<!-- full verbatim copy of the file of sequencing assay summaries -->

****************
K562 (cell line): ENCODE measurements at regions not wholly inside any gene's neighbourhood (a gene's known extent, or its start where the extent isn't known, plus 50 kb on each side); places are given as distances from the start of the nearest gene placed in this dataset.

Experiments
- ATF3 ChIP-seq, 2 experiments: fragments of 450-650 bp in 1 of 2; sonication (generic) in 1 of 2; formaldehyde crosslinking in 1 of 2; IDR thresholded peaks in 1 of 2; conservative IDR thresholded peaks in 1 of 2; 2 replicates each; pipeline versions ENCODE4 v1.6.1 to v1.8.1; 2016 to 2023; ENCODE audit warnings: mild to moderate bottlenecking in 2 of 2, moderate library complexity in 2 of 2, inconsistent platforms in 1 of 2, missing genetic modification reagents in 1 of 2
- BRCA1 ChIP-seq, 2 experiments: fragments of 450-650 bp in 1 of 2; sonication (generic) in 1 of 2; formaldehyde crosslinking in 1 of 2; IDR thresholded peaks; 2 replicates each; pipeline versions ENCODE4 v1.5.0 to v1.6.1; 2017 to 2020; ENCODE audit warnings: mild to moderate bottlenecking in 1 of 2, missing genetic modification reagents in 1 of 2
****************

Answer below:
K562 (cell line): ENCODE measurements at regions not wholly inside any gene's neighbourhood (a gene's known extent, or its start where the extent isn't known, plus 50 kb on each side); places are given as distances from the start of the nearest gene placed in this dataset.

Experiments
- ATF3 ChIP-seq, 2 experiments: fragments of 450-650 bp in 1 of 2; sonication (generic) in 1 of 2; formaldehyde crosslinking in 1 of 2; IDR thresholded peaks in 1 of 2; conservative IDR thresholded peaks in 1 of 2; 2 replicates each; pipeline versions ENCODE4 v1.6.1 to v1.8.1; 2016 to 2023; ENCODE audit warnings: mild to moderate bottlenecking in 2 of 2, moderate library complexity in 2 of 2, inconsistent platforms in 1 of 2, missing genetic modification reagents in 1 of 2
- BRCA1 ChIP-seq, 2 experiments: fragments of 450-650 bp in 1 of 2; sonication (generic) in 1 of 2; formaldehyde crosslinking in 1 of 2; IDR thresholded peaks; 2 replicates each; pipeline versions ENCODE4 v1.5.0 to v1.6.1; 2017 to 2020; ENCODE audit warnings: mild to moderate bottlenecking in 1 of 2, missing genetic modification reagents in 1 of 2